Wednesday, March 9, 2011

Putting On My Lip Gloss: Can A Book Blogger Be a Reviewer and An Author??

      I love Emily’s Reading Room. It is one of my favorite resources for blogger tips, tools, book reviews and various giveaways and promotions. I came across her blog one day searching for a way to create a progress bar to provide a visual for my status in various reading challenges I participate in through the year. Emily’s Reading Room provided the “how-to” in a simplified, orderly fashion that helped me succeed in creating what I wanted on my own blog. I have followed her posts ever since, finding more and more helpful hints on how to improve my blog in addition to the numerous, applicable and creative posts.  

Thus, when I opened my daily email from Emily’s Reading Room, I found it as no surprise then to find a post so in tune with what I am doing and so moving that it begged for a special response. 
I never even thought to ask myself this question from the vantage point posed by Emily’s Reading Room. Honestly, the only thing I ever thought about the two roles crossing over was a matter of time – as in how can I properly budget my time to write a book if I’m spending all my free time writing for my blog? Emily’s Reading Room wanted to investigate what readers thought about bloggers who review books and also aspire to write their own book should they pen a negative review? Would this negatively affect other authors opinions of them or their future in publishing?
From Blogger Confidential: Bloggers As Aspiring Authors

Some of the more memorable quotes (in my opinion!)

“I think if I was an aspiring author, I would never write a negative review again…”~ Andye from http://www.readingteen.net/

“…honesty should be appreciated….” ~ Adele from http://www.persnicketysnark.com/

“…I don’t think anyone should stay away from writing or blogging because they’re afraid…” ~ Angie from http://angieville.blogspot.com/

…”If you write reviews that attack the author or publisher, you might have a problem.” ~ Sara from http://thehidingspot.blogspot.com/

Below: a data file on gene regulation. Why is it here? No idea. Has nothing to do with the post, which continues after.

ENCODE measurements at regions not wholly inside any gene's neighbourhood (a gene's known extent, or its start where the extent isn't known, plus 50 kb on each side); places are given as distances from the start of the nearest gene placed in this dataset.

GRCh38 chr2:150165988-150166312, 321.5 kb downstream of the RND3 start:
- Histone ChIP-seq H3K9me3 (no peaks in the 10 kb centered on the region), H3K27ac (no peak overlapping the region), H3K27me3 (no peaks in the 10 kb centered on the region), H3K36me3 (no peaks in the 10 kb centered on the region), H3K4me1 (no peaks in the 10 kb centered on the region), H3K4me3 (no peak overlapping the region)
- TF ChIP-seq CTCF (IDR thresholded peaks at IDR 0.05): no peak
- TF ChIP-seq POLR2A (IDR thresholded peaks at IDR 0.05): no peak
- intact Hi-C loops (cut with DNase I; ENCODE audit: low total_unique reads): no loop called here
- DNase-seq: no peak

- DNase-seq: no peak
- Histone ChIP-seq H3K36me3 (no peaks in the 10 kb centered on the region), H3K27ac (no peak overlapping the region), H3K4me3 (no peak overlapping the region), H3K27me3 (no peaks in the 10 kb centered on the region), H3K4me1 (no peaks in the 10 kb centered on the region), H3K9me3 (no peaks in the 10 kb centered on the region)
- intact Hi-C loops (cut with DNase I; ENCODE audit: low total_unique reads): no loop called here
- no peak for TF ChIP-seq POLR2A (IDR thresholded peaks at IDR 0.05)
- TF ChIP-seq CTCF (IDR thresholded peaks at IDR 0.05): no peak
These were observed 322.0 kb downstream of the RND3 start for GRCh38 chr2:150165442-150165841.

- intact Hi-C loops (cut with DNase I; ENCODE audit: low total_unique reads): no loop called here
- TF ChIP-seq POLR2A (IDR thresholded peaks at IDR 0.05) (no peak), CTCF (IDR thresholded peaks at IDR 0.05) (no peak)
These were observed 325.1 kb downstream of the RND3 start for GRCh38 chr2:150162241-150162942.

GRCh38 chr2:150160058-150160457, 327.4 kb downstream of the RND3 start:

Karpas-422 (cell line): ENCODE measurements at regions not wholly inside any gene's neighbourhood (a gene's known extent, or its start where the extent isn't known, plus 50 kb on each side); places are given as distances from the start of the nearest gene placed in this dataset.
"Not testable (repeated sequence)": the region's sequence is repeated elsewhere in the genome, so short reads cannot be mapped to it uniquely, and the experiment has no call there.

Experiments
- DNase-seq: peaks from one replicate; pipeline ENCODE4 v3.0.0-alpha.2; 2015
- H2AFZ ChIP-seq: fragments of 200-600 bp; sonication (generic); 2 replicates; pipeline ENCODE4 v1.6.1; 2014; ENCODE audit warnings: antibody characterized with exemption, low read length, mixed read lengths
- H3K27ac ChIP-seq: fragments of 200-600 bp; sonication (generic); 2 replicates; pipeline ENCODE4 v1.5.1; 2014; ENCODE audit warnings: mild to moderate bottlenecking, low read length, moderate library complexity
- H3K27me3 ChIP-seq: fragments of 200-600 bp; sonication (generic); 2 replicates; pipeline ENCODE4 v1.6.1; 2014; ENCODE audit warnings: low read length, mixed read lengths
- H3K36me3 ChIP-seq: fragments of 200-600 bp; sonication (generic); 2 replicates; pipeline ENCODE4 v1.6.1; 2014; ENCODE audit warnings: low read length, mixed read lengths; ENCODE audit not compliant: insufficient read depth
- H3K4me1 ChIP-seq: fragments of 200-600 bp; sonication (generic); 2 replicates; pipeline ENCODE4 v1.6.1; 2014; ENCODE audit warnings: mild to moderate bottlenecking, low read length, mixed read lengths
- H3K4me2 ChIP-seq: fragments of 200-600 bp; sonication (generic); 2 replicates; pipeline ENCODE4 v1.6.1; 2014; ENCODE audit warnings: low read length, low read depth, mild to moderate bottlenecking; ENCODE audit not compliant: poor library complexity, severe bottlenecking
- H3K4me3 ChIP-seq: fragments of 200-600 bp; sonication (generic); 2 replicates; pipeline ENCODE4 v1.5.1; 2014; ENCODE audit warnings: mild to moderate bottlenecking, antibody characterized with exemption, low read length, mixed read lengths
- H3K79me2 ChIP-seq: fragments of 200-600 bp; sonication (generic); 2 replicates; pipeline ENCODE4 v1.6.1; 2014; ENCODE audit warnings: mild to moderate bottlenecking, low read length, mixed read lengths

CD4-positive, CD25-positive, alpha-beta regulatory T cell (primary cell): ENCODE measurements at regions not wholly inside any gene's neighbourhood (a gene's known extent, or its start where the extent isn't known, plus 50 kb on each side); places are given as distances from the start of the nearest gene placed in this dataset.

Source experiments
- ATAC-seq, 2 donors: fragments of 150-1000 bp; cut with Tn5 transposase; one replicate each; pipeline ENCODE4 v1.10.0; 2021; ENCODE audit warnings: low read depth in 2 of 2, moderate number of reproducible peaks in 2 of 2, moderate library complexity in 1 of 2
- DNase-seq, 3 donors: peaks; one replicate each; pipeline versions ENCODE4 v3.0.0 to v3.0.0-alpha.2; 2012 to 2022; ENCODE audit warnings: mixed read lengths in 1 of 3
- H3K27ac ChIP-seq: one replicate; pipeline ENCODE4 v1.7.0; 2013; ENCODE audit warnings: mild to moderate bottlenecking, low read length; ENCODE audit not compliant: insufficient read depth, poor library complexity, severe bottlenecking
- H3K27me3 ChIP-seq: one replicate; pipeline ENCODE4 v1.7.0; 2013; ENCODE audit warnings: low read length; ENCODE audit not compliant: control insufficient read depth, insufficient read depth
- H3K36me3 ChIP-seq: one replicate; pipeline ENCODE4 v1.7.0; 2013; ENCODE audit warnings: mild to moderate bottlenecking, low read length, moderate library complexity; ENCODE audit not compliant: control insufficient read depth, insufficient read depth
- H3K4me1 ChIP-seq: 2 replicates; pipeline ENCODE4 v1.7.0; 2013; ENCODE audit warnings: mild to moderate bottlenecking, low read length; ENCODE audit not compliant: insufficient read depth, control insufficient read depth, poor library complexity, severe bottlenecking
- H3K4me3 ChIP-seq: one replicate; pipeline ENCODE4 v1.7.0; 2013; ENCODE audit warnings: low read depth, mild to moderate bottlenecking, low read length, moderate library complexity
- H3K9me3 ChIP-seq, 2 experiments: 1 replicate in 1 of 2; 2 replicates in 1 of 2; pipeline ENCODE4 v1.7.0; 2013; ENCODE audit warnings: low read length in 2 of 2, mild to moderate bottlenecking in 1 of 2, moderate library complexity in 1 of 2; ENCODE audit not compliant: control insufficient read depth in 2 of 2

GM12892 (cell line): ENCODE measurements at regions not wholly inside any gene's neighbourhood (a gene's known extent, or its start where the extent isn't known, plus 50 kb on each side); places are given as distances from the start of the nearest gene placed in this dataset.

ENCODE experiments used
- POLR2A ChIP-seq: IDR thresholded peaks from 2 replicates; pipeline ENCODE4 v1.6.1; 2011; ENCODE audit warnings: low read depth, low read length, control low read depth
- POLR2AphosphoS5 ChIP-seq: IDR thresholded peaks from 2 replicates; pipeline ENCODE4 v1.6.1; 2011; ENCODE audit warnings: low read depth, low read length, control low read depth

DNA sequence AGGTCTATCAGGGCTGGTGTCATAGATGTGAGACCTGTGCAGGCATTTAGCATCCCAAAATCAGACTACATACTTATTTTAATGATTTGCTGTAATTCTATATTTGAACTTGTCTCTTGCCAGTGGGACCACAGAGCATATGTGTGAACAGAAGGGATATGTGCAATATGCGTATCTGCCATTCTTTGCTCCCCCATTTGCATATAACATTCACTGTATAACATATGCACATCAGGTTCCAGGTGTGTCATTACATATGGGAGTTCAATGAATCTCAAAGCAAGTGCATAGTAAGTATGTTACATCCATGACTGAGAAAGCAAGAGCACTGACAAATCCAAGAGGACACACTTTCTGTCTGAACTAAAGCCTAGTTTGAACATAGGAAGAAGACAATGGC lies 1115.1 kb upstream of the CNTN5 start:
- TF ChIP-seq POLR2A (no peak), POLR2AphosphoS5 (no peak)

“…the book industry, while being a small pond, is a big enough pond that this probably isn’t an issue.” ~ Trish from http://www.heylady.net/

For the full article and all the comments and replies, go to:


            As an aspiring author and book blogger, myself, you might imagine which stance I took towards this topic. I absolutely, 100%, think it is possible to do both book reviewing and writing. However, I am not closed-minded to those who feel strongly that there is no room or too much controversy surrounding the enmeshment of the two roles.

Like I said previously, my main thoughts on the whole subject involve the issue of time and how it might affect the quality of one’s work, both as a reviewer and as an author. First off, I think it takes a certain amount of responsibility to even begin to manage one’s time to make room for the two activities, and an even greater sense of obligation to one’s craft to make sure the time budgeted adheres to the quality and at times, quantity of output. When I first started blogging, I really felt like I had to make a choice between one or the other; either I was going to spend my extra hours and minutes writing posts, articles and book reviews or I would spend every 15-minute interval of time I could steal away working towards a first draft of my novel. I worked like this for a long time either blogging everyday or writing for my novel. In less than a year, I realized that this manner of thinking was not conducive to either my success as a blogger or an aspiring author. For all the time I spent blogging, I was losing time working on my novel and vice versa. As more and more time passed, it got to be past the point of no return as far as continuing to write my novel’s first draft, but I was having so much fun posting book reviews, meeting new people, finding ways to improve my blog and gain more traffic and hey, reading, after all is research for writing, is it not? When November 2010 came around it had been a long time since I’d worked on my story so I vowed to use NaNoWriMo, a month long effort to produce 50,000 words or 175-pages of a first draft, as my motivation to get back into writing; but just as my novel writing fell by the wayside when I was blogging, so too did my blogging fall short (read: became nonexistent) when I was focused on NaNoWriMo.

Since then, I have adopted a less black and white view of my role as both book blogger and aspiring author and I even started to think that my writing in both areas might actually go hand in hand more than I once realized.